The purpose of the article is to highlight the cost of ignoring management fees over long periods of time.
The Difference In Fees
Buffett bought Berkshire Hathway during the 1970s for a very cool $16,000,000.
This initial sum grew at a compounded return of roughly 21% over 40 years and Buffett’s net worth currently stands at roughly $72,000,000,000.00.
An enormous amount of money.
Supposing Buffett had invested his money in a ‘magical fund’ earning a 21% return, while paying 1% every year on Net Asset Value, Buffett’s total net worth today would only stand at roughly $32 billion.
So, if he had paid a fund manager, Buffett would have paid 45.83% percentage of Berkshire’s value to fund managers.
Buffett was never going to hand over 1% of his returns every year and you are never going to find a magical fund that earns 21% every year. Nevertheless, this study outlines the benefits which come with a ruthless focus on costs.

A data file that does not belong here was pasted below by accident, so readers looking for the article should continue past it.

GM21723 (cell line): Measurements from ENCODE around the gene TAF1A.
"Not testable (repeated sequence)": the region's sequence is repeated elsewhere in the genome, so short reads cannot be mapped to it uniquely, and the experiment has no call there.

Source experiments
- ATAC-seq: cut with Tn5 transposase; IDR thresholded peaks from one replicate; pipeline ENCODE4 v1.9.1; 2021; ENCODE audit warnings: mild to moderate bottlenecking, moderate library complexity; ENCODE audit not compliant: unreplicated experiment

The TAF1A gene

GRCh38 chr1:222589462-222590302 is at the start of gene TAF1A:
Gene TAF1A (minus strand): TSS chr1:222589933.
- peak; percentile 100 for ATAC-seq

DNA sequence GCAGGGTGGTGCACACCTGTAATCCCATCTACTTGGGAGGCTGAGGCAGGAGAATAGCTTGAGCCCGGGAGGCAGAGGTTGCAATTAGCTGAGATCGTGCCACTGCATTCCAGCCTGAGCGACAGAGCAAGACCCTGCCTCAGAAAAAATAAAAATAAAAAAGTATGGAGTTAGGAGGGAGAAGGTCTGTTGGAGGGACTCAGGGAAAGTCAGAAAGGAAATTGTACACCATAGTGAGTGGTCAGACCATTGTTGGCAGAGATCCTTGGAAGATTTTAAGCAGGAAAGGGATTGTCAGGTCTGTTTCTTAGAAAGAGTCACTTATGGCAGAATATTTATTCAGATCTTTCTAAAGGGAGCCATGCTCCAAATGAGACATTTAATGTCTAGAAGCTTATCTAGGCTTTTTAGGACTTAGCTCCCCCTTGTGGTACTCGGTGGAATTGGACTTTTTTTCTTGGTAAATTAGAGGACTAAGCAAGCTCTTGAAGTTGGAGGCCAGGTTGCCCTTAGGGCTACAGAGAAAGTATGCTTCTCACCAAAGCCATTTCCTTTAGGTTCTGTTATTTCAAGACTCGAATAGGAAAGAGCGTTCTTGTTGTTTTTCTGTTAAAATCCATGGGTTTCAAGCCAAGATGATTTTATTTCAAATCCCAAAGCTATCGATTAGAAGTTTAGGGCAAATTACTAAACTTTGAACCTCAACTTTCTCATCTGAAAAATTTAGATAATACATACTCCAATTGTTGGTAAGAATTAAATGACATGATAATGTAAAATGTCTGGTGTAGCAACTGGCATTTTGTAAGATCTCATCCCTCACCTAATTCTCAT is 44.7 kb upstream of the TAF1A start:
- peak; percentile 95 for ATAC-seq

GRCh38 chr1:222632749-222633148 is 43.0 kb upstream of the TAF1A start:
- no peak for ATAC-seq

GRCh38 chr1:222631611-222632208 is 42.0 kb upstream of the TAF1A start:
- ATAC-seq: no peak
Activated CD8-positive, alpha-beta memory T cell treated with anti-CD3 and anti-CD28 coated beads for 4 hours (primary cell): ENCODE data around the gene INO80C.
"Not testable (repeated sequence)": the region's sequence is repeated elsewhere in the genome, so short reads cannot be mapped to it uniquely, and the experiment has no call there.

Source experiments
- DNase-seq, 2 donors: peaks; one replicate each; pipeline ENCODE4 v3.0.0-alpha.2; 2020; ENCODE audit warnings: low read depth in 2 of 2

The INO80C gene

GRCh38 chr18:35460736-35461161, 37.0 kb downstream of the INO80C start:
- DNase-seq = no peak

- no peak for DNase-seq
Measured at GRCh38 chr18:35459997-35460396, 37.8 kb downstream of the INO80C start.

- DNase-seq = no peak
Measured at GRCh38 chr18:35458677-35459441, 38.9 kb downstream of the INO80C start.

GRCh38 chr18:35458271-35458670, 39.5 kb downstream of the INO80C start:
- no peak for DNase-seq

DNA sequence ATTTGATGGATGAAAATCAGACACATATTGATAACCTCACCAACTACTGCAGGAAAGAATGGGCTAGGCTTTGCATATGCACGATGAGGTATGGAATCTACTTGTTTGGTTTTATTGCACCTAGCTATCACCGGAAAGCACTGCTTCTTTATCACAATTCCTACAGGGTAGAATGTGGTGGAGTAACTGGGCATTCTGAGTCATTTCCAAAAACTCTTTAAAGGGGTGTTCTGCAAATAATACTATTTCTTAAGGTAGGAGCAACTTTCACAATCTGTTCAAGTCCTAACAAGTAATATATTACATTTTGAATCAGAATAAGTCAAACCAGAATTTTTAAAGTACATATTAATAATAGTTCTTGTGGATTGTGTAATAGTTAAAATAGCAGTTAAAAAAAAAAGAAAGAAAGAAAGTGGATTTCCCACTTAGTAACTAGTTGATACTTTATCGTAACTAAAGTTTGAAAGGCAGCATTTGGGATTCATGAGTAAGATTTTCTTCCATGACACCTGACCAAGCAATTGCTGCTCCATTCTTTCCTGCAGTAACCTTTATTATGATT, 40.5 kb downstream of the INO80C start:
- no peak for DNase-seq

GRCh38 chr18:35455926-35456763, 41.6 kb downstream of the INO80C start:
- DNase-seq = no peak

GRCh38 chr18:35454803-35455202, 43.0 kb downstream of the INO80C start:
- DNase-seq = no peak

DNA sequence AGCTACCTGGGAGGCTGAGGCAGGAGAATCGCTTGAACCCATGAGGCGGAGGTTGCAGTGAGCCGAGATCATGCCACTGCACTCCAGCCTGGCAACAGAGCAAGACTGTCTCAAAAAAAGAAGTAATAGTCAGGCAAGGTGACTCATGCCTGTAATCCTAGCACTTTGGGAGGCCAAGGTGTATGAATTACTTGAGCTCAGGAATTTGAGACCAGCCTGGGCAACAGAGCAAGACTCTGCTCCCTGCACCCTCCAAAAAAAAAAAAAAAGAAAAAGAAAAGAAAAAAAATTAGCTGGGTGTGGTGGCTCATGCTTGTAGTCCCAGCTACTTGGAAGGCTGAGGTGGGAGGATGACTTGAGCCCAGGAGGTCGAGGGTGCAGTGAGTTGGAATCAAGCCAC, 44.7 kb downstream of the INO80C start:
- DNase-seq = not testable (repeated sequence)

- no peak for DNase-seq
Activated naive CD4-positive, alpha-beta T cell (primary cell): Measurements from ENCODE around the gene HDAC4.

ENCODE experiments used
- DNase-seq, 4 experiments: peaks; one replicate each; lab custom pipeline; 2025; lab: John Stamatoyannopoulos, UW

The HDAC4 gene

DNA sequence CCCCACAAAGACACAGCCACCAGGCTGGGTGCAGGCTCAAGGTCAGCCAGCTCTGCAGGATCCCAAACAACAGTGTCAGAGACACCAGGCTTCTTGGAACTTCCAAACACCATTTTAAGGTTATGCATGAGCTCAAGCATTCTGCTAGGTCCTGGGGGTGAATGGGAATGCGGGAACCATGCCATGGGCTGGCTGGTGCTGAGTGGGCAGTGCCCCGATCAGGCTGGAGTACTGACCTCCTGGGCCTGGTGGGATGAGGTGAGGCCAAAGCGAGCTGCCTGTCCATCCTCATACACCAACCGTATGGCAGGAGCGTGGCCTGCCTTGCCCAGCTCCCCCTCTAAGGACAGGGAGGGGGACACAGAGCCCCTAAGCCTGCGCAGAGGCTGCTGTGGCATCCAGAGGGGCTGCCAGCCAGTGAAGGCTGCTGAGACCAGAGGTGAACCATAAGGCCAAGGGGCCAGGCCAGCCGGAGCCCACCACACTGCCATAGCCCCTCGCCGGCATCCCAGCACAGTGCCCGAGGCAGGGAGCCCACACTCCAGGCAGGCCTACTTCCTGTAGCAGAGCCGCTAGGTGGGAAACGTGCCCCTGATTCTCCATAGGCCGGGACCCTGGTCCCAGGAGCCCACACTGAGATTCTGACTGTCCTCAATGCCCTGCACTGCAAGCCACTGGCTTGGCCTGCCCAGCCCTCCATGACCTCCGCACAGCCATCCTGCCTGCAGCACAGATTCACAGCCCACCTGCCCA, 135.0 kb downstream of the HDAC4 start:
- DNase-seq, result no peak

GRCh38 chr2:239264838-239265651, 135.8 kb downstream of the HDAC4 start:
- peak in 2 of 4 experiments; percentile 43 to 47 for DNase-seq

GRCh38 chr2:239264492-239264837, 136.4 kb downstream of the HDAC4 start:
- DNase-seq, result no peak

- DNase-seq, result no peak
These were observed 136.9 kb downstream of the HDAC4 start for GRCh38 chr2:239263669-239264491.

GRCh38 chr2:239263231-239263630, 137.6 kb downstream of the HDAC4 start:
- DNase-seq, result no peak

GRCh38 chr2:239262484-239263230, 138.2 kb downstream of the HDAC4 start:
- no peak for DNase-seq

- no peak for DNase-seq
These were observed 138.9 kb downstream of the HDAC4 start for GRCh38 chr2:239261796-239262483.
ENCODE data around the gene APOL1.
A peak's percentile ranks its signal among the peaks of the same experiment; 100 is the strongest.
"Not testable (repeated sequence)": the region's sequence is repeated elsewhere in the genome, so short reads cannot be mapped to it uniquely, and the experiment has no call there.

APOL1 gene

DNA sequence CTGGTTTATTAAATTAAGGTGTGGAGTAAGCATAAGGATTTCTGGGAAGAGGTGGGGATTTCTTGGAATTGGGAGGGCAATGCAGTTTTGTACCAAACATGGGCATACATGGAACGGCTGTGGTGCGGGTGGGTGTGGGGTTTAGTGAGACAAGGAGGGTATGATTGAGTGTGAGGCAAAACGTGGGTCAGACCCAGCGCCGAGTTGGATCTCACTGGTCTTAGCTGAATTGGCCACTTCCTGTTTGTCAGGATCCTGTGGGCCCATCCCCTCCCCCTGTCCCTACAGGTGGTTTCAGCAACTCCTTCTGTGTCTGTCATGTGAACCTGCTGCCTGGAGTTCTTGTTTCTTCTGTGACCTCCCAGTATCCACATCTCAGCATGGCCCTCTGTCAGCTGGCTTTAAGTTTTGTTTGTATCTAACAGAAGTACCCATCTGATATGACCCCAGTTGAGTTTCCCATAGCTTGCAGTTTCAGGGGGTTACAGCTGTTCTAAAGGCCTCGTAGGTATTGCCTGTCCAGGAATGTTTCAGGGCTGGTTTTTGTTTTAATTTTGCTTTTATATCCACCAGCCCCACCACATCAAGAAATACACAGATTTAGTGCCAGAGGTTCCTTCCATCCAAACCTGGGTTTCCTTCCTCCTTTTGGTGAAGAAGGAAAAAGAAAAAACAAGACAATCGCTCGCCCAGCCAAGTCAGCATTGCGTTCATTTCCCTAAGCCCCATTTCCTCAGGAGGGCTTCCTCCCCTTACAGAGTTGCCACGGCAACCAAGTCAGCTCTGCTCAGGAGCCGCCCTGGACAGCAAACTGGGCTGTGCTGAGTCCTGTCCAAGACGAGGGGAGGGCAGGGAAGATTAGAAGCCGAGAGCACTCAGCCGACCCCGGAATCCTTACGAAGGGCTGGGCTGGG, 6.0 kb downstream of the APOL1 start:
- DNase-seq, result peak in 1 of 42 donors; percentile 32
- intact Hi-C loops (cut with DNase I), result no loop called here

As an investor, you should really learn to focus on your costs in order to significantly boost profits. You should also be aware that the chances of out-performing most other investors is incredibly slim. Instead, you should focus on a passive investing strategy by creating a lazy stock portfolio and investing in index funds.
Note: in order to make this calculation easier and avoid the complex calculation of dividend tax payments over time, we used an initial sum of $5,000,000, rather than 16,000,000. This does not affect the role that a 1% fee plays over this period. All growth figures have been taken from Berkshires annual letters.